The average distance the colors are based on are: father: 28.47 km (SD = 44.45); mother: 30.16 km (SD = 44.45). The difference between the moving distance of fathers with a Secondary Education and fathers with a Tertiary Education is best suited to visualize the effect because of the almost equal sample sizes with respect to individuals plotted (i.e., moved) and the significant increase of moving distance (see Table 1); also note that fathers with Secondary Education have >25% measurements in total, which is another indicator of the difference in migration levels.

https://doi.org/10.1371/journal.pone.0118935.g002

Educational assortment and parent-offspring correlations

Parental educational levels showed a high spouse correlation (Spearman’s ρ = .66, p = 3 × 10-262, N = 2,058; see Table 2). The majority of the parents (58.5%) shared the same educational level. The only other spouse pair combinations showing higher observed frequencies than expected are fathers with a Higher Secondary Education and mothers with a Secondary Education, or fathers with a Tertiary Education and mothers with a Higher Secondary Education (Table 2), a gender-asymmetrical pattern known as hypergamy [34]. The correlation between parental EA and offspring EA was considerably lower than the spouse correlation, but still highly significant (paternal EA and offspring EA: Spearman’s ρ = .40, p = 1.4 × 10-78, N = 2,035; maternal EA and offspring EA: Spearman’s ρ = .38, p = 3.6 × 10-71, N = 2,041).

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Table 2. Crosstab of 2,058 spouse pairs and their educational attainment, including χ2 test and Spearman’s rank correlation coefficient.

https://doi.org/10.1371/journal.pone.0118935.t002

EA and Froh

The subjects’ own EA showed a nominally significant negative association with Froh (p = .045, N = 2,007). The association between offspring Froh and parental EA was highly significant (father: p < 10-5, N = 1,989; mother: p = 9×10-5, N = 1,995), with more highly educated parents having offspring with lower Froh levels (see Tables 3 and 4). Multiple confounders were accounted for in all regressions: we included ancestry-informative PCs, city size (i.e., living in a city with population size >100k), and religion (see reference [1] for more details on the relationship between these variables and Froh). Religion significantly contributed to Froh variation after including parental EA to the regression, and this significance diminished only slightly after the inclusion of EA in the regression, indicating a (partly) independent effect of religion and EA on Froh (see Table 4).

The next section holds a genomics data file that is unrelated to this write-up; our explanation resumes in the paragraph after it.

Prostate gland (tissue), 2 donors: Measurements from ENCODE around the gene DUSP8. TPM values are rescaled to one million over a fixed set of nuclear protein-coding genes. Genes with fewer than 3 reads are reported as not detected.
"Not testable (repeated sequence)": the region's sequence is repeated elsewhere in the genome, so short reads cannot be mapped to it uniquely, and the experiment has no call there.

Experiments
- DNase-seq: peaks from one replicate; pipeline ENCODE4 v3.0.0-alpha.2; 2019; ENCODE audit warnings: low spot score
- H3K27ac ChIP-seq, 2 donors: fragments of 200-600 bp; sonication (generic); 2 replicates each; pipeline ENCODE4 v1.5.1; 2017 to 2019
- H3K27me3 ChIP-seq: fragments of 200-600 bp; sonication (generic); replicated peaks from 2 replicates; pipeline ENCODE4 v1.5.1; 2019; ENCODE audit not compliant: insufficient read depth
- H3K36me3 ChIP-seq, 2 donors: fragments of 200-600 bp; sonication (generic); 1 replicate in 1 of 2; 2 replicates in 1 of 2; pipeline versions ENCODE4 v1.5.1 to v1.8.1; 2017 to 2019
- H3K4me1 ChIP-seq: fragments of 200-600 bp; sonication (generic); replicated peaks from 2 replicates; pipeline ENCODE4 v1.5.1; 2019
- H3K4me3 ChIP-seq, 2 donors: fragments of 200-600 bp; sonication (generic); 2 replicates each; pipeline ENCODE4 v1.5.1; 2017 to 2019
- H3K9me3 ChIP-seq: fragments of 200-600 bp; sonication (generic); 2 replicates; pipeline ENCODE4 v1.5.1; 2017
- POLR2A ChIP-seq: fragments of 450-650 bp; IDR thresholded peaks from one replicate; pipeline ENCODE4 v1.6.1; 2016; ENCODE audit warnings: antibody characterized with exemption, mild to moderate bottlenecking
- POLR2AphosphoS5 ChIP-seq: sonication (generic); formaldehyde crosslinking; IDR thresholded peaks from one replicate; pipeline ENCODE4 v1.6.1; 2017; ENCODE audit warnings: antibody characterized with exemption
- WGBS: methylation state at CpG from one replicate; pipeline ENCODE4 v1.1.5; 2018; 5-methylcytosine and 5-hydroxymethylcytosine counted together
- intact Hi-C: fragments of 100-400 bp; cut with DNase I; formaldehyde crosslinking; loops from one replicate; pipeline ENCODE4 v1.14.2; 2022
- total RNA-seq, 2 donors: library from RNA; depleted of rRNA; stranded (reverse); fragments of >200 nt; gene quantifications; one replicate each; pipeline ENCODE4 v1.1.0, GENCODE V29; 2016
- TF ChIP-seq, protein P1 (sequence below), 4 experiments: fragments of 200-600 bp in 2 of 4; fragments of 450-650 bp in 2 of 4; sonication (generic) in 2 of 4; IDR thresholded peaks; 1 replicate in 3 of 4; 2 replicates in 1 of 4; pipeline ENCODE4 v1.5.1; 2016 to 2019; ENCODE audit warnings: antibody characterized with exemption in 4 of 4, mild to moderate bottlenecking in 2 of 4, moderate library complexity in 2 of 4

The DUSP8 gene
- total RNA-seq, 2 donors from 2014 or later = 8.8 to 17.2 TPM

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Table 3. Mean Froh of the offspring, standard deviation, and sample sizes for each educational attainment (EA) group.

https://doi.org/10.1371/journal.pone.0118935.t003

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Table 4. Standardized betas (and p-values between brackets) in the bottom six rows for each of the predictors included in the linear regressions with offspring Froh as a dependent variable, as well as the R2 change (= increase in explained variance after adding educational attainment (EA) as a predictor) and its empirical p-value from 100k permutations in the top row.

https://doi.org/10.1371/journal.pone.0118935.t004

To evaluate whether the age difference between the genotyped subjects and their parents contributed to the difference between the effects of the subjects’ own education and the parental education, the analyses were repeated only including individuals that were at an age where they were more likely to have completed their education. The analyses were run once only including subjects with age > 25, and once including only ages > 30. Both these analyses gave a non-significant result for the subjects’ own EA (age>25: p = .065, N = 1,641; age>30: p = .075, N = 1,401), while parental EA remained significant (father: age>25: p = 9.9 × 10-4, N = 1,610; age>30: p = 1.6 × 10-3, N = 1,371; mother: age>25: p = 3.8 × 10-3, N = 1,616; age>30: p = .046, N = 1,376). Accounting for year of birth in order to evaluate the presence of a cohort effect also still results in a non-significant association between own EA and Froh with own year of birth added as a predictor (p = .181, N = 1,984), and a significant association between parental EA and Froh with the parental year of birth added as an additional predictor (father: p = 3.5 × 10-3, N = 1,401; mother: p = 7.2 × 10-3, N = 1,534).

Migration distance and Froh

A larger distance between paternal and maternal birthplace was significantly associated with lower Froh (p = 9 × 10-5, N = 1,263). A larger distance between own birthplace and parental birthplace also resulted in significantly lower Froh levels (paternal and own birthplace distance: p = 5.3 × 10-3, N = 1,317; maternal and own birthplace distance: p = 9.5 × 10-3, N = 1,445). After including the distance between the paternal and maternal birthplaces as a predictor, parental EA was no longer significantly associated with Froh (paternal EA: p = .077, N = 1,246; maternal EA: p = .134, N = 1,242), while the birthplace distance still contributed significantly to Froh variation (in regression including paternal EA: p = 4.6 × 10-5, in regression including maternal EA: p = 3.1 × 10-5).